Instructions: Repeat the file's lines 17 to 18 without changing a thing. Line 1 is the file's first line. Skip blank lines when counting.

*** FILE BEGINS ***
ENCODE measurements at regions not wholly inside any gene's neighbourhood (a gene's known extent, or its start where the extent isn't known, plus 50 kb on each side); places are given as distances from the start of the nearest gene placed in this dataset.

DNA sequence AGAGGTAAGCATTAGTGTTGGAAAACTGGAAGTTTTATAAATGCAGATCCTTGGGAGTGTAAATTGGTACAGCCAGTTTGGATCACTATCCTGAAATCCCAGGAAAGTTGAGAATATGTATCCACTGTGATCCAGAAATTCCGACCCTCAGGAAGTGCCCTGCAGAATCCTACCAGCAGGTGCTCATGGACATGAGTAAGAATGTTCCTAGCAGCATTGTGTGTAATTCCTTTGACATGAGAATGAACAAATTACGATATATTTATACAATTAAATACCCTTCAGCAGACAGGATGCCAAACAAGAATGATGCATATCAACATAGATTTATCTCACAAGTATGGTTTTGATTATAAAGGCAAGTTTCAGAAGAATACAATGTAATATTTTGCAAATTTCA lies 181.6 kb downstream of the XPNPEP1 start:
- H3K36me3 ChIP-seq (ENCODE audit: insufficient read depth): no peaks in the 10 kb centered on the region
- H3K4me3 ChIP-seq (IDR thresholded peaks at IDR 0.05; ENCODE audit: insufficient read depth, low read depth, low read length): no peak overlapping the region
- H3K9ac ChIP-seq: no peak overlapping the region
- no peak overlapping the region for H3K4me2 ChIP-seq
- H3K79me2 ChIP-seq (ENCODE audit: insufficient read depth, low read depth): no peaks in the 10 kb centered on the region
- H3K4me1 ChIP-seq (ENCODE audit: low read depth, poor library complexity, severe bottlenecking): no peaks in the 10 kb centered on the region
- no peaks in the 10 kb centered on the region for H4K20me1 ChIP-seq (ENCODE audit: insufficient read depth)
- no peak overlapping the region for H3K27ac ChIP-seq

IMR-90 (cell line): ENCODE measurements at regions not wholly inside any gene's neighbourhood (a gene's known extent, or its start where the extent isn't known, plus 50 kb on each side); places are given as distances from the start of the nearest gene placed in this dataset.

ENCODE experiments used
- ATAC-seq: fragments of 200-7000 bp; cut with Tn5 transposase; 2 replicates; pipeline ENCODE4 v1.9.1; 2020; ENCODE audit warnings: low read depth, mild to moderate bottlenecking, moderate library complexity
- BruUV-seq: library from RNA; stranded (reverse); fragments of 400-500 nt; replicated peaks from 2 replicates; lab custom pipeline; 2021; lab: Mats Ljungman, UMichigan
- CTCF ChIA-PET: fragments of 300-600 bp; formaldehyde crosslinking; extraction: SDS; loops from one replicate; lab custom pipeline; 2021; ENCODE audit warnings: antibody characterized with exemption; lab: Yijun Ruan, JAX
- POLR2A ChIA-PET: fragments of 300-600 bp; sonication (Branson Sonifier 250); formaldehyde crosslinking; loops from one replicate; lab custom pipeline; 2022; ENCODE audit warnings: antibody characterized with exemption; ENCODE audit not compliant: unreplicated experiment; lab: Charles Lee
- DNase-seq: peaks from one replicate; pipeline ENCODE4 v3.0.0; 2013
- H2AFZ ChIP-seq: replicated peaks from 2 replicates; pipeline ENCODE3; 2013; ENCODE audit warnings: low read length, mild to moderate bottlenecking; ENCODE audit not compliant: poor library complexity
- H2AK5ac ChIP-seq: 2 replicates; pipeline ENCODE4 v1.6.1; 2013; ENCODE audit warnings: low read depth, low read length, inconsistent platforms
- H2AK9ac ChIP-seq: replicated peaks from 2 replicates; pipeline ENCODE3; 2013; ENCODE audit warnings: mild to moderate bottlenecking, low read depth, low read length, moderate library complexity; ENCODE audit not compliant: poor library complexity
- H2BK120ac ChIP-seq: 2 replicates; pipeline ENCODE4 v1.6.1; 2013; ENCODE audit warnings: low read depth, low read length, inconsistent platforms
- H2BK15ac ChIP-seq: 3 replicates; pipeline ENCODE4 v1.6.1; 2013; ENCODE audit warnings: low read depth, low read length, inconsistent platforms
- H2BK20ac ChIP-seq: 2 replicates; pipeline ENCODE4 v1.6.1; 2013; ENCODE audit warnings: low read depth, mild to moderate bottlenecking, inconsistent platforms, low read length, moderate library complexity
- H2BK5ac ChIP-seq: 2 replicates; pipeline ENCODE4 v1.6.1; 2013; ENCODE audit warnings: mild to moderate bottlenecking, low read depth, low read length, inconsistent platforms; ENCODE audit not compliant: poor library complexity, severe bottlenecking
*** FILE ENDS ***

- DNase-seq: peaks from one replicate; pipeline ENCODE4 v3.0.0; 2013
- H2AFZ ChIP-seq: replicated peaks from 2 replicates; pipeline ENCODE3; 2013; ENCODE audit warnings: low read length, mild to moderate bottlenecking; ENCODE audit not compliant: poor library complexity